Hand Felted Wool Scarf - Autumn
(Please Note: Photos are as accurate as I can get given the challenges of lighting and the light reflection effect silk, bamboo and viscose top often create. Indoor/Outdoor/Direct light can change the color significantly due to the shine)
About this handmade item:
There’s a mysterious deep gem tone in this lovely heathered autumn color blend hand wet Nuno felted wool scarf. Anytime, anywhere, any season……. is what this colorway offers. I love this design, it’s so practical yet maintains such a grace about its appearance. Ready to wrap around a longing neck perfect for either gender. Baby soft fine merino wool and silk blend, perfect for next to the skin. Long enough to wear in multiple styles, yet lightweight and drapey to not be bulky. The benefits of wool insulate both ways, keeping you warm in the cold seasons, and cool in the warmer seasons. Elegant, durable, functional & flashy! Quite practical in a vast array of settings, whether dressed up out on the town, a casual coffee date, or if you’re like me..... a trip to the sheep barn for chores! A wonderful handmade truly ewe-nique accessory that’s a must for any wardrobe. My scarves are hand made one at a time and considering the nature of wet felting and the challenges in design and fulling (shrinking) of such a sheer design, no two will ever be exactly the same in size, shape or design.
Is an age-old art form to create a textile like fabric, which often today we refer to the form as “wet” felting. Additionally, a more modern technique of felting is called “needle felting”, it has also been coined the term “dry” felting since there is no water involved. It can take several hours, even days to complete a design from start to finish. Wet felting can be a physically vigorous activity requiring stamina, upper body strength and the ability to stand for long periods of time. While needle felting can come with a bit of its own hazards like poking yourself with a needle and neck & shoulder stiffness from sitting hunched for long periods of time. Wool felt can be quite durable, it can be felted in a seamless fashion for strength, it can be felted very thick & dense or incredibly sheer lightweight and delicate. It’s a great insulator from cold and heat, it’s the most flame resistant of all natural fibers.
How I felted this item:
Using a base of silk chiffon fabric, I used the Nuno (laminating) felt technique. This is by carefully laying out loose fine merino wool fibers blended with silk in a methodical manner on top of the fabric, further topping the wool with veins of white silk top. Carefully wetting out the entire length that had a reach of approximately 92”, I rolled it in a manner to flip and unroll it, repeating the layout process. Once the layout was complete more water was added followed by rolling/flattening out any air pockets within. Minimal hand massaging flowing right into rolling the scarf up around a cylinder with cushioning. After securing the roll, I did hundreds of rocking motions back and forth using my arms in a downward press against the roll. This process persuades the fibers to migrate through the silk chiffon fabric to the other side, all at the same time as being interlocked with other fibers via the scales that are on them. Between rolling, side edges are addressed and worked by hand. The ends are deliberately allowed to thin out, creating an incredibly sheer cobweb, lacey textural effect. While some areas within the full length are more transparent than others, adding to texture and lighter feel and look. Further compression and friction through various techniques is what “fulls” (the shrinking process) the felt, essentially tightening and making the piece solid, strong, yet maintaining a drapey sheerness. The sheerness of the wool also allows silk chiffon to reveal through the central part of the scarf. I finished it off with a simple tag stitched at one end that bares our farm name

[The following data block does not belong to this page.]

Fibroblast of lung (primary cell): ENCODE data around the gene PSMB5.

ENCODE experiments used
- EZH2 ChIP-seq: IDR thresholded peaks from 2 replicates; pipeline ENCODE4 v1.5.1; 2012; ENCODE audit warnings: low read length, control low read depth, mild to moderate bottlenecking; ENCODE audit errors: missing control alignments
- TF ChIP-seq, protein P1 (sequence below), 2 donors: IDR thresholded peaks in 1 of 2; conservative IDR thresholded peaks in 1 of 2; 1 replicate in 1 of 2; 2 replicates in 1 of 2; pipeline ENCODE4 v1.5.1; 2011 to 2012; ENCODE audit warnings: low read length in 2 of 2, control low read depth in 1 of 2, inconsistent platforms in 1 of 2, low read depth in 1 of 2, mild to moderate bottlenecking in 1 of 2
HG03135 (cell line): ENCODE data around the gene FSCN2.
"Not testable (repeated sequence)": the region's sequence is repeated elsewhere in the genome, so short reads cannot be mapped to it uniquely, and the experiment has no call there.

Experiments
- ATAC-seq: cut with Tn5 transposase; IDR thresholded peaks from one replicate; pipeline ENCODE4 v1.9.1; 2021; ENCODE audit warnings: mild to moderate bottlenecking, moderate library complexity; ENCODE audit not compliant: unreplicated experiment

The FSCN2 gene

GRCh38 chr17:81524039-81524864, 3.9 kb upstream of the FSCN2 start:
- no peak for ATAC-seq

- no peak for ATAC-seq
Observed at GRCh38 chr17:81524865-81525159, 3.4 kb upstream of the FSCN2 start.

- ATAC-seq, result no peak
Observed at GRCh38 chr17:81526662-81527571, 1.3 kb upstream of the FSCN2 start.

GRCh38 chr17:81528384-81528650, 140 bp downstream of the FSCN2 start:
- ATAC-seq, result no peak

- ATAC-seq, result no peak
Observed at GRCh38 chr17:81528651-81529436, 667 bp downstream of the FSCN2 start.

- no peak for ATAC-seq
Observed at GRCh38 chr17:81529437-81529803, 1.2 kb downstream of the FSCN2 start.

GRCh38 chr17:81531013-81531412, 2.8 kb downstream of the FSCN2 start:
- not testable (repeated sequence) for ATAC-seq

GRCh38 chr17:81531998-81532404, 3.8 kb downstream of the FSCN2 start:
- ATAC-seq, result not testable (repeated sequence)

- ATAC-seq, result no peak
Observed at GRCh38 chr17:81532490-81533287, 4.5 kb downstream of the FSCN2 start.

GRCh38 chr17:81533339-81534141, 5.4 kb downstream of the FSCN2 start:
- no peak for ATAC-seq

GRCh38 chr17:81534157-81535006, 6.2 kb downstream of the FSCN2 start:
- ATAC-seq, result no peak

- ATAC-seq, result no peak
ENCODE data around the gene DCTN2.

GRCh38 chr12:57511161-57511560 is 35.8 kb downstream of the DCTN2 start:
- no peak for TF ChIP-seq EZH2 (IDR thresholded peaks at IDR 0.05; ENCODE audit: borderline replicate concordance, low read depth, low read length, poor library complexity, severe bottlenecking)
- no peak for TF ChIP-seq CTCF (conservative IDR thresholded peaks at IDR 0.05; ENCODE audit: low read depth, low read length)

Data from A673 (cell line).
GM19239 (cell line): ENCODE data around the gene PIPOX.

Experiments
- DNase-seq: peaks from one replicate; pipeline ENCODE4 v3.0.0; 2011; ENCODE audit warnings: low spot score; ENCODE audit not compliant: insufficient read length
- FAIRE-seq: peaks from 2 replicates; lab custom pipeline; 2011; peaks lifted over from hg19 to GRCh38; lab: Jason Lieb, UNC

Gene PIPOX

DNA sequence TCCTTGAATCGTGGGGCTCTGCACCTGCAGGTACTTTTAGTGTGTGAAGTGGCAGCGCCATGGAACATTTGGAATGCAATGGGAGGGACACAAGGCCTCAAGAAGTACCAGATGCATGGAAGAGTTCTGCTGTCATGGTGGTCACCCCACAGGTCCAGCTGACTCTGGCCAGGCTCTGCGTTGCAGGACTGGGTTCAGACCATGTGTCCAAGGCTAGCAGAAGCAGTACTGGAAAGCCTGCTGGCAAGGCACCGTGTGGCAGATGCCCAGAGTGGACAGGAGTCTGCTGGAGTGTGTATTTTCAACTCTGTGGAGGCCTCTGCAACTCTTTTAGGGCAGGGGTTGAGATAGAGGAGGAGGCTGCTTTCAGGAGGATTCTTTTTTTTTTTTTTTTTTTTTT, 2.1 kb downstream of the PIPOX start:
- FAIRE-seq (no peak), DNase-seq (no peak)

74” Long by 10.5-11” wide
Unlike synthetic materials, wool pilling is a completely “expected” occurrence even in the highest and finest qualities of wool used in woolen goods. The more loose a yarn is spun or felt is fulled (shrunk), the more luxurious it tends to be, allowing fibers more opportunity for friction and in turn, pilling. Even tightly spun or densely felted items may still see some pilling, although perhaps less. Shorter fibers are more likely to pill because there are more small ends which are exposed to the abrasion with regular use. This doesn’t mean that shorter fibers are “poorer” quality, but it means that the particular garment or woolen design was made using, or even required, shorter fiber for its production process and purpose. Friction and abrasion pilling typically shows most around the base of the back, underarms, behind the neck. Areas like where a felted handbag sets between your arm against your torso, or the shoulder strap rubbing on your shoulder, a scarf around your neck and even under your arm where it may rub or catch.
Wool designs can easily be freshened or cleaned. Use wool friendly cleaners like WoolLite or Unicorn Fibre Rinse. For small areas spot rinse under cool water and gently dab gently. Alternatively fully immerse in a sink of cool to lukewarm water keeping agitation to a minimal and let soak for several minutes. Then gently rinse under cool water, squeeze (do not ring) as much excess water out, then open back up gently. Vessels (like booties, candle hurricanes, handbags etc.) can be stretched a wee bit back into it’s shape again and let it air dry. Flat pieces (such as scarves, table runners etc.) can either be draped over a sweater rack or just laid out flat. Steam ironing with iron on the wool setting may help to set down the natural fuzziness that occurs from use (wearing/handling)
Click this link to hop on over to my Fiber Studio page to see some past and recent designs I’ve done.